Meat sales during the pandemic have skyrocketed, and supplies at some retailers still remains spotty as meat processing companies have had to close some facilities due to worker illness or absenteeism. Meat company executives have indicated that the supply chain is at a breaking point.
To keep the plants operating, President Donald Trump invoked the Defense Production Act in his latest executive order that states plant closures “threaten the continued functioning of the national meat and poultry supply chain, undermining critical infrastructure during the national emergency.” The order goes on to say that the administration will take any appropriate action to keep the plants running in accordance with safety guidelines.
The Centers for Disease Control and Prevention (CDC) and the Occupational Safety and Health Administration (OSHA) recently issued additional guidelines for processing facilities during the coronavirus pandemic. A key point in those guidelines specifies that workers exposed to COVID-19 may continue to work as long as they remain asymptomatic. The guidelines also suggest that meat processing companies work with appropriate state and local public health officials, follow relevant aspects of CDC guidance and use guidance from other authoritative sources or regulatory bodies as needed.
“Our nation’s meat and poultry processing facilities play an integral role in the continuity of our food supply chain,” said U.S. Secretary of Agriculture Sonny Perdue. “Maintaining the health and safety of these heroic employees in order to ensure that these critical facilities can continue operating is paramount. I also want to thank the companies who are doing their best to keep their workforce safe as well as keeping our food supply sustained. USDA will continue to work with its partners across the federal government to ensure employee safety to maintain this essential industry.”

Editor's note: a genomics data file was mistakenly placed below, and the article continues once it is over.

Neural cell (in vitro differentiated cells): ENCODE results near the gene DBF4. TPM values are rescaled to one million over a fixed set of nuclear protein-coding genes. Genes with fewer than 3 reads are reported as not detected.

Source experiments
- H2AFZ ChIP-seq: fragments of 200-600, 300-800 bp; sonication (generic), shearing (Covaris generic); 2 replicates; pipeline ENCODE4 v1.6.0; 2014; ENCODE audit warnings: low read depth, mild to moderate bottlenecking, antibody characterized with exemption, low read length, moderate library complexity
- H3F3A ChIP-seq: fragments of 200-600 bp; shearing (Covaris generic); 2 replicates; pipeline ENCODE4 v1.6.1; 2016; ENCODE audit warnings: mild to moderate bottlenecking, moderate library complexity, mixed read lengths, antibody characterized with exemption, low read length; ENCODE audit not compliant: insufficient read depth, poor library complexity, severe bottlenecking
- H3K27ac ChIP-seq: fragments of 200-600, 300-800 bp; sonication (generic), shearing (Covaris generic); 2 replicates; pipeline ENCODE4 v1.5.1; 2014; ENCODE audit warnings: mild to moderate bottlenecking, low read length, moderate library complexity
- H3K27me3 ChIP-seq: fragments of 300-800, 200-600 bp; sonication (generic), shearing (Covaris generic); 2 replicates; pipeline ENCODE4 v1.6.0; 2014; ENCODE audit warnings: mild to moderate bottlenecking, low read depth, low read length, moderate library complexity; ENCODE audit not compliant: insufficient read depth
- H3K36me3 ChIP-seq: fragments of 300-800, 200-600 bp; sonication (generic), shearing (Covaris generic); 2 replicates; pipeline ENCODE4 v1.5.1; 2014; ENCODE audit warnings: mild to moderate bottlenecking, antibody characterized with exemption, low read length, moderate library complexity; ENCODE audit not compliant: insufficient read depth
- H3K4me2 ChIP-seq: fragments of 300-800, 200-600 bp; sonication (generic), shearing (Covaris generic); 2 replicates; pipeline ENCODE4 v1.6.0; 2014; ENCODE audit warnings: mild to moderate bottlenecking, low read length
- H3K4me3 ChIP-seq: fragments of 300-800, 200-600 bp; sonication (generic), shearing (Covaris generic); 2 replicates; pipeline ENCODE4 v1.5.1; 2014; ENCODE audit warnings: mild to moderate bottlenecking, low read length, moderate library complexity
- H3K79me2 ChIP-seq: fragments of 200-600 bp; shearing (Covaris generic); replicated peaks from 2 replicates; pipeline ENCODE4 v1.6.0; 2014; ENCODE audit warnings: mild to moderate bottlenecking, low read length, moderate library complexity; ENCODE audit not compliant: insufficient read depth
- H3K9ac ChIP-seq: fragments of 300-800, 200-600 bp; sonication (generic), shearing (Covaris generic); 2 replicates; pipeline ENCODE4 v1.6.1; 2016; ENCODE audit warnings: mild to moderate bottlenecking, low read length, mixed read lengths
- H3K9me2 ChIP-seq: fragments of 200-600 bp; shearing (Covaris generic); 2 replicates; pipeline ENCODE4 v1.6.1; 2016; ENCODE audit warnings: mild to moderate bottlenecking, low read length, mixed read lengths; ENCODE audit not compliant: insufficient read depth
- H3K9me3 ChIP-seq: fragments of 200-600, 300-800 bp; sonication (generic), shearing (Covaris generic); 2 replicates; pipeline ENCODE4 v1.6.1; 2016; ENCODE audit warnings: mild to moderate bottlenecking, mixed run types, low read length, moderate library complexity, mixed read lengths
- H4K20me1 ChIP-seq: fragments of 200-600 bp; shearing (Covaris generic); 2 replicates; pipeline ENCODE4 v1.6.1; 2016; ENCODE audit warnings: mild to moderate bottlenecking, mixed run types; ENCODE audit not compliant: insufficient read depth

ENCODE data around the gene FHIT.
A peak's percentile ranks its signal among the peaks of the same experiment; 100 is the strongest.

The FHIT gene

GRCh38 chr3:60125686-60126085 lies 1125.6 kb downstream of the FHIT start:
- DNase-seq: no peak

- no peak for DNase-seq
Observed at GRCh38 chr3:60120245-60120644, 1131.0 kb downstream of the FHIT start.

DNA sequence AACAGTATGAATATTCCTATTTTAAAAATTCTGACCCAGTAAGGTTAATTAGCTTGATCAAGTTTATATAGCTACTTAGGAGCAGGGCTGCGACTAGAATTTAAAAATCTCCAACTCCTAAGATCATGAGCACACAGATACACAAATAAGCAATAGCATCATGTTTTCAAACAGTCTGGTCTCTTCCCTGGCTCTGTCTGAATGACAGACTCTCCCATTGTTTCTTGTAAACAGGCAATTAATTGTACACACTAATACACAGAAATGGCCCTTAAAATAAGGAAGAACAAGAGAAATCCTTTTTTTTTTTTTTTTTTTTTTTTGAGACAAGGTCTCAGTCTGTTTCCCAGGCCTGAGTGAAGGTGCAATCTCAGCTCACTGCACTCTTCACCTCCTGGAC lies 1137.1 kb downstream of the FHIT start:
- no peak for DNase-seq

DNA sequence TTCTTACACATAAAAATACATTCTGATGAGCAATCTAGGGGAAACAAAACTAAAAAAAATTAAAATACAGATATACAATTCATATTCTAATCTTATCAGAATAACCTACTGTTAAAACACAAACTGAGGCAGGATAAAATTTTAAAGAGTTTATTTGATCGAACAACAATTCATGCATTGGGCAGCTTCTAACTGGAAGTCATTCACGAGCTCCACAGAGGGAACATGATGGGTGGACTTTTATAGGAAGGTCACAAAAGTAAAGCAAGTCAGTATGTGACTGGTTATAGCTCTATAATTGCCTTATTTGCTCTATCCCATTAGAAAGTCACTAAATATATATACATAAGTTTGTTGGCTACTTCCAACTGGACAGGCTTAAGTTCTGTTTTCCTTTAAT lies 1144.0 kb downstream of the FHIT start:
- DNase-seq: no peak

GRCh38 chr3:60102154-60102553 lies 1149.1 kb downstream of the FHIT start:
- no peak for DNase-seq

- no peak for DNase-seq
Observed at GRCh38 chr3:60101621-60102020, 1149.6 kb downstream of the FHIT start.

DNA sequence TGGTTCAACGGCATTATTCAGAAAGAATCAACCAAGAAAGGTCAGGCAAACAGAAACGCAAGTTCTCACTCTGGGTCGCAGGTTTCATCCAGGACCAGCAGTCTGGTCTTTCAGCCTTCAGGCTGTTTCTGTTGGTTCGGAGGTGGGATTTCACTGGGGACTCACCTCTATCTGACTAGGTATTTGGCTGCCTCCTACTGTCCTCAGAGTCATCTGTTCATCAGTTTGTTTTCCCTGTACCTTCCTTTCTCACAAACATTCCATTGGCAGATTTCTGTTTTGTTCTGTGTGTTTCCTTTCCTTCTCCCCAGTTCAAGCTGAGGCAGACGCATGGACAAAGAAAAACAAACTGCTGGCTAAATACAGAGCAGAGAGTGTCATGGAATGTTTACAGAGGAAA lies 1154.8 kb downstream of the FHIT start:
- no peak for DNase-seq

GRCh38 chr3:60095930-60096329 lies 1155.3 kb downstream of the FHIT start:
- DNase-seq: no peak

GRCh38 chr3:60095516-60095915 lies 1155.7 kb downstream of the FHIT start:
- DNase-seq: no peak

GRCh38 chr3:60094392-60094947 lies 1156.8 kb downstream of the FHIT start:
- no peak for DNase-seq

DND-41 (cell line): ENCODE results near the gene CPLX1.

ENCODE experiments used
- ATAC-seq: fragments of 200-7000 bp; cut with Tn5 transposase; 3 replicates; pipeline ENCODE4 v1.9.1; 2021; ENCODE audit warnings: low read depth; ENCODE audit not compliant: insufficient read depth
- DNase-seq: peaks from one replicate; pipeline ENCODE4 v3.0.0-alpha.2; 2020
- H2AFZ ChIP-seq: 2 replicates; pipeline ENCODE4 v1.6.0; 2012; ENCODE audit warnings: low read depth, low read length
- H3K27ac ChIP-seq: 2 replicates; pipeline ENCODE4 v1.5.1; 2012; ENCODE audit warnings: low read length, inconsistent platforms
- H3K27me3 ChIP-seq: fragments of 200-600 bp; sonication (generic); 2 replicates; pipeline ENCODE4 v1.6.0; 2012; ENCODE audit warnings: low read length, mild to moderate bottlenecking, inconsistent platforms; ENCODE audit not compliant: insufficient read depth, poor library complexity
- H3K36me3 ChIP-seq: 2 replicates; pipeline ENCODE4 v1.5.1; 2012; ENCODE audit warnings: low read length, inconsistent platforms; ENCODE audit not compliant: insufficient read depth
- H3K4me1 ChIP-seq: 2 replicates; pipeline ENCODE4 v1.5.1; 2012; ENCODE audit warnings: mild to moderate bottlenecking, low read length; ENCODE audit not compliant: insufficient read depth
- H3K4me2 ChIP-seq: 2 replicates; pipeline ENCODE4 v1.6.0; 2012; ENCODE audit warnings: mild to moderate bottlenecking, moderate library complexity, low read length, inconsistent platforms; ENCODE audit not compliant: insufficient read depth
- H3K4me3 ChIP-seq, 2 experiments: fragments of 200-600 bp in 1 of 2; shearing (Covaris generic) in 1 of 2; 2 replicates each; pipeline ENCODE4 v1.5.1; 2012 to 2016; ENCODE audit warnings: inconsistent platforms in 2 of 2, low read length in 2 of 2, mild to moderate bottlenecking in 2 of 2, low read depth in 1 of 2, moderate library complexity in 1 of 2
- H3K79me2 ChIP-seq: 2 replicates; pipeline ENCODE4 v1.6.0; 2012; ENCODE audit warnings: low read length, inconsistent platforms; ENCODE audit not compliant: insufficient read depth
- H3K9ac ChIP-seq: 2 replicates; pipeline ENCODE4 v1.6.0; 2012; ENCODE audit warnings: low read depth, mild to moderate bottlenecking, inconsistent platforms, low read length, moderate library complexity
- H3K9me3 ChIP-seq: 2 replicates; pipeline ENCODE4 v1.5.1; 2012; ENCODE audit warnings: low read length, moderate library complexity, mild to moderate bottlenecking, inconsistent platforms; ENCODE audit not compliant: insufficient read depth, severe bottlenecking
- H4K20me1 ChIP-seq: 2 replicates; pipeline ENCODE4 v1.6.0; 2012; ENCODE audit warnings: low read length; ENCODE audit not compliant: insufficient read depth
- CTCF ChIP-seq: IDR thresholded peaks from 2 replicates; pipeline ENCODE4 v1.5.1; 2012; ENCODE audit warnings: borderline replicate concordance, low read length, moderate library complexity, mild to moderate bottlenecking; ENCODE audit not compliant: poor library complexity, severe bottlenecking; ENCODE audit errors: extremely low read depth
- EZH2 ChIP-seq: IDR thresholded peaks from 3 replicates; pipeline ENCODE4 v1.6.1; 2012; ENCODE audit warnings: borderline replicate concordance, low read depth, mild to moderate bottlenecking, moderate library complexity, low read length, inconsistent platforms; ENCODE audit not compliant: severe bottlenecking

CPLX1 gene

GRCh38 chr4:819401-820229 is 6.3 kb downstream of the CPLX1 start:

National Meat Institute President and CEO Julie Anna Potts issued support for the president's executive order. “By keeping meat and poultry producers operating, the president’s executive order will help avert hardship for agricultural producers and keep safe, affordable food on the tables of American families. The safety of the heroic men and women working in the meat and poultry industry is the first priority. And as it is assured, facilities should be allowed to reopen. We are grateful to the president for acting to protect our nation’s food supply chain.”
However, finding workers to operate the facilities may not be easy. A flurry of media reports in recent days have described workers' concerns about reporting to work at plants that have remained open during the coronavirus pandemic. On a segment on the Today show, Kerry Sanders interviewed meat processing worker Crystal Rodriguez who says, “$4 extra and a $600 bonus, I’m sorry, but that’s not worth my life,” in reference to some of the measures meat companies have enacted during the pandemic. Rodriquez works in a meat processing plant alongside her father, who recently tested positive for COVID-19.
The United Food and Commercial Workers (UFCW) International Union reports that at least 20 meatpacking/food processing workers have died from COVID-19 and more than 5,000 workers are hospitalized or showing symptoms of the virus.
“While we share the concern over the food supply, today’s executive order to force meatpacking plants to stay open must put the safety of our country’s meatpacking workers first,” said UFCW International President Marc Perrone. “Simply put, we cannot have a secure food supply without the safety of these workers. We urge the administration to immediately enact clear and enforceable safety standards that compel all meatpacking companies to provide the highest level of protective equipment through access to the federal stockpile of PPE (personal protection equipment), ensure daily testing is available for workers and their communities, enforce physical distancing at all plants and provide full paid sick leave for any workers who are infected.”
Perrone also called for meat plants to be “constantly monitored by federal inspectors, and workers must have access to representation to ensure their rights are not violated” and that worker safety standards are enforced.
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